Morné Visage – FOVNTAIN

Smith Studio (Cape Town) will be showcasing the unique work of the immensely talented Morné Visage. The solo exhibition, FOVNTAIN, opens today (03-10-2018) and will run until the 27th of the same month.

Below is an emotional short story, titled Two Brothers, written by Damon Galgut in response to the show:

“To escape from their country, a man and his brother stow away on a ship. They hide below the deck, in a narrow space between two storage containers, the sound of massive engines working underneath them, and they are here for perhaps four days before they are discovered.

Then they are dragged out into the light, which almost blinds them. The world is white and edgeless and they can hardly see

the faces of the sailors who beat them, or the captain who sits in judgement on them, or the huge grey circle of sea that is now their fate.

They are set adrift, clinging to the broken remains of a crate. They float through light, they float through dark. Their sight has come back to them, but there is nothing to see except for water, which takes on the infinite forms of absence, now pouring and flowing, now placid and still, now creasing into lines that rise and fall, rise and fall. They do not speak, or if they do, only a little, because words are no longer the point.

Then the man’s brother drowns. He lets go of the crate and sinks beneath the water, his face twisted so that he seems to be smiling. (Or possibly he is smiling.) The clear lines of him hover for a moment, then fade away, as if he’s being erased.

Light and dark, light and dark. How many times? Why does it matter? The man washes up on a stony beach, the edge of a continent he’s never stood upon before.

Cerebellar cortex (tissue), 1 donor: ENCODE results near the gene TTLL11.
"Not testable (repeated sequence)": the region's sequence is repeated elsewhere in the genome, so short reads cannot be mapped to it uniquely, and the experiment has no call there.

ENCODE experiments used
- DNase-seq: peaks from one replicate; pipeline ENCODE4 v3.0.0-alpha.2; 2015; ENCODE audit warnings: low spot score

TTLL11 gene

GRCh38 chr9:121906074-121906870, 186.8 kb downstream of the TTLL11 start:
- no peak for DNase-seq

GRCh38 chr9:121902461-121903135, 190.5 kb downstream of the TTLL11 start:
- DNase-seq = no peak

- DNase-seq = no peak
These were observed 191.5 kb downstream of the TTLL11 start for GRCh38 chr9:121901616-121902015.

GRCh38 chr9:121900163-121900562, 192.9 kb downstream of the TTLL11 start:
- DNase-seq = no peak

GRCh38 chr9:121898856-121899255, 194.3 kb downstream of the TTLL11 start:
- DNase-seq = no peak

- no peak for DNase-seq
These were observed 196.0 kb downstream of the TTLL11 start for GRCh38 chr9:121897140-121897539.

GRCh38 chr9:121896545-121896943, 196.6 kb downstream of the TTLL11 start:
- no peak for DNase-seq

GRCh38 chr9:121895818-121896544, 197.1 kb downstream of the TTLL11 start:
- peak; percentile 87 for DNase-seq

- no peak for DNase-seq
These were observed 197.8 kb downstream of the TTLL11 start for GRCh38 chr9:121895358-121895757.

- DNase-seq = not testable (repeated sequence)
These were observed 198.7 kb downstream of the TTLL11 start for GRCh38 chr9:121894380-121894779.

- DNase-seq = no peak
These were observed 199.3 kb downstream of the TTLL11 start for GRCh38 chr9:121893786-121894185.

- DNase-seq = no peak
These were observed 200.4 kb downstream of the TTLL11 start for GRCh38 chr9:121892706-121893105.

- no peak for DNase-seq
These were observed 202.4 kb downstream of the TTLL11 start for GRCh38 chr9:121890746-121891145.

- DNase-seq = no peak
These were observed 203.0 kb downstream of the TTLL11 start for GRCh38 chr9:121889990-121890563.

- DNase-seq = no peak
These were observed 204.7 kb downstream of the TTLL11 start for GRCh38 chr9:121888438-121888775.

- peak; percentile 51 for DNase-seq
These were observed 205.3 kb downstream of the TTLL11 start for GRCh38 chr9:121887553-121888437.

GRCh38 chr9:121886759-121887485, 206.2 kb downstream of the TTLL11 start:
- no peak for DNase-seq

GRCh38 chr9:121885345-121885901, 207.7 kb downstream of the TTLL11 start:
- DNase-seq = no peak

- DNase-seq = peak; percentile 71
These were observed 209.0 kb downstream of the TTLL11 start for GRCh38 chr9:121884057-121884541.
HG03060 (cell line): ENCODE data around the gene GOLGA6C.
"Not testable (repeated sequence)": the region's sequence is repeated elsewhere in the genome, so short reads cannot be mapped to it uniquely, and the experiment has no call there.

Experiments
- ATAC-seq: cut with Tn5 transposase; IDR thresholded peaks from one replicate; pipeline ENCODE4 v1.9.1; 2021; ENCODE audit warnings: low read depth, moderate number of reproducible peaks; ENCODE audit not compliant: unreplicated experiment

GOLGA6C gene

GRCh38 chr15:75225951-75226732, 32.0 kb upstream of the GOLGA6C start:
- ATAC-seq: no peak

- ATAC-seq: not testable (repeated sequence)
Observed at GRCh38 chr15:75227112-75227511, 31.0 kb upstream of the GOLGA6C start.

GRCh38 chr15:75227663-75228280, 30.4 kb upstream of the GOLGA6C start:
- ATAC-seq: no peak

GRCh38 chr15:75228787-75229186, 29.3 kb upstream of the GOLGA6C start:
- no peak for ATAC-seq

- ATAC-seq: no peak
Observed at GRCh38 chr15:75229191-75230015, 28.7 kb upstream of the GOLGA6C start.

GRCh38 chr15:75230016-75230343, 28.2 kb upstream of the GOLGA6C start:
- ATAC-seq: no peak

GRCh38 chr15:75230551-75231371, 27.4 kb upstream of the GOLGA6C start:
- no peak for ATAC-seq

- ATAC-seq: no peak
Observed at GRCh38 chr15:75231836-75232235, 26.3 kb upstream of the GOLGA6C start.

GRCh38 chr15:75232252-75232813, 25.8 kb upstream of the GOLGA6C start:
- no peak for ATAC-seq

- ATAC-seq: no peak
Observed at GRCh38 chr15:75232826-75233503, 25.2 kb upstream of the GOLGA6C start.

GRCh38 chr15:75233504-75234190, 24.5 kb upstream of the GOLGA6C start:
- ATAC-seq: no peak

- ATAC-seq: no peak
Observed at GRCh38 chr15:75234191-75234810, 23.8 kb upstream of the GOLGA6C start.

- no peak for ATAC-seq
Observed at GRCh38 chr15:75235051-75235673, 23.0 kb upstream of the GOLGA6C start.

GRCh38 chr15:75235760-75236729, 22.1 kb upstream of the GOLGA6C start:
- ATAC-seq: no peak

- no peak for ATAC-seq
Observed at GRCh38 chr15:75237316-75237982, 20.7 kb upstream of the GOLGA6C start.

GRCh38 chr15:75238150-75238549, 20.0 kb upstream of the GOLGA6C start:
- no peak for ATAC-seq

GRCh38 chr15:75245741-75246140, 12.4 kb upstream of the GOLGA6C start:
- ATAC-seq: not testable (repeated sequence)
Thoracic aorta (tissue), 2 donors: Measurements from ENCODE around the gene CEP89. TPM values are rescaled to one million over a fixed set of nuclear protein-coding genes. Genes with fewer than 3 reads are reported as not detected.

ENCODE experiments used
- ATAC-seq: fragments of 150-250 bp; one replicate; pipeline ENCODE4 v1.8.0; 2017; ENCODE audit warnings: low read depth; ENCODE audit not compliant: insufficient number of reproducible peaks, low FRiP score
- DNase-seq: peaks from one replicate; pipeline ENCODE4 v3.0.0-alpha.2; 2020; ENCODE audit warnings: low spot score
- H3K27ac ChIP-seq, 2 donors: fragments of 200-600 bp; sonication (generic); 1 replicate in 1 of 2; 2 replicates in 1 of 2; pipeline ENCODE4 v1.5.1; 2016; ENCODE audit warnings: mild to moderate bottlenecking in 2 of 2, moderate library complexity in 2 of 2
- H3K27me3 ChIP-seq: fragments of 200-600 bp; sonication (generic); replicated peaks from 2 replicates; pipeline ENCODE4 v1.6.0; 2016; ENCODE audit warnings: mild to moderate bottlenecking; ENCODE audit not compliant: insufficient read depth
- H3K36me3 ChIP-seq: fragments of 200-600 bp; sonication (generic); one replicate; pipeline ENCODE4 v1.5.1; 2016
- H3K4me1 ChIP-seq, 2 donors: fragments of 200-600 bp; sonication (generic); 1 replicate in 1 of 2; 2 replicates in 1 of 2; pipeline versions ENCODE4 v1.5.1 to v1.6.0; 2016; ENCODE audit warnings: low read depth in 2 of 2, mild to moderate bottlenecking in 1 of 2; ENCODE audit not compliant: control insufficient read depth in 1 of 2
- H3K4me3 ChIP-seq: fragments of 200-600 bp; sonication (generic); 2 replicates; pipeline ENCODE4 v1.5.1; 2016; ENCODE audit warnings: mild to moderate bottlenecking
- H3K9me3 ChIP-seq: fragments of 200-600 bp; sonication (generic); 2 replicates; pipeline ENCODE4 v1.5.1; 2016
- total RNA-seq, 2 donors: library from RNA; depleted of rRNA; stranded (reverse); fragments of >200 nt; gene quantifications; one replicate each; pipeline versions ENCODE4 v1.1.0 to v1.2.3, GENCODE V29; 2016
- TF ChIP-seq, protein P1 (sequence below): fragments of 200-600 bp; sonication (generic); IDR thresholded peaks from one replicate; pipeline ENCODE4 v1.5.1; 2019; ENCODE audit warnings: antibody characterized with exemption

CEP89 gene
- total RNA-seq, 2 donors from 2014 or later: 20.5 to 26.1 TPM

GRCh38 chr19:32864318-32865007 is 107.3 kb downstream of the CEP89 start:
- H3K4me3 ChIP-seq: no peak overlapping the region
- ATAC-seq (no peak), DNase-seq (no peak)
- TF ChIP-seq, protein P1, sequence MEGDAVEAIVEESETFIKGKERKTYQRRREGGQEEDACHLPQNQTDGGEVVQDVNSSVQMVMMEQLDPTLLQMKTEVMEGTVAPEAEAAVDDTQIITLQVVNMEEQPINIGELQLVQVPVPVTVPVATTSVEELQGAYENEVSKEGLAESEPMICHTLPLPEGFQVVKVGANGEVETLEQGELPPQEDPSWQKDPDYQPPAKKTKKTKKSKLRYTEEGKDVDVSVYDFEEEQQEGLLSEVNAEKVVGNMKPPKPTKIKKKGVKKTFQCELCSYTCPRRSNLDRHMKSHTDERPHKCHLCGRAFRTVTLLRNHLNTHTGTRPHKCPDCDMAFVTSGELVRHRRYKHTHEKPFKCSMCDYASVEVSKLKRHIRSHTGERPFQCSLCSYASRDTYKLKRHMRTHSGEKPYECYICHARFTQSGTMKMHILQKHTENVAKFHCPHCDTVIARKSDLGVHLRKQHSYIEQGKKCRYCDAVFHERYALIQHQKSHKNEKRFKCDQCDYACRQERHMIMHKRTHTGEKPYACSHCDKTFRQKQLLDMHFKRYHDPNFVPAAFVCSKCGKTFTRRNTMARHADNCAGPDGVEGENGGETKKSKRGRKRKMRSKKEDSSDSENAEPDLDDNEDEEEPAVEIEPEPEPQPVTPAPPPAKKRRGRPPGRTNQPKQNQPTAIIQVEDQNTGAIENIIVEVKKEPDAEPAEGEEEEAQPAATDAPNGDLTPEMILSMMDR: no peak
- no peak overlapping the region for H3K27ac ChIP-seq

To escape from their country, a man and his brother stow away on a ship. They hide below the deck, in a narrow space between two storage containers, the sound of massive engines working underneath them, and they are here for perhaps four days before they are discovered.

Then they are dragged out into the light, which almost blinds them. The world is white and edgeless and they can hardly see

the faces of the sailors who beat them, or the captain who sits in judgement on them, or the huge grey circle of sea that is now their fate.

They are set adrift, clinging to the broken remains of a crate. They float through light, they float through dark. Their sight has come back to them, but there is nothing to see except for water, which takes on the infinite forms of absence, now pouring and flowing, now placid and still, now creasing into lines that rise and fall, rise and fall. They do not speak, or if they do, only a little, because words are no longer the point.

Then the man’s brother drowns. He lets go of the crate and sinks beneath the water, his face twisted so that he seems to be smiling. (Or possibly he is smiling.) The clear lines of him hover for a moment, then fade away, as if he’s being erased.

Light and dark, light and dark. How many times? Why does it matter? The man washes up on a stony beach, the edge of a continent he’s never stood upon before.”

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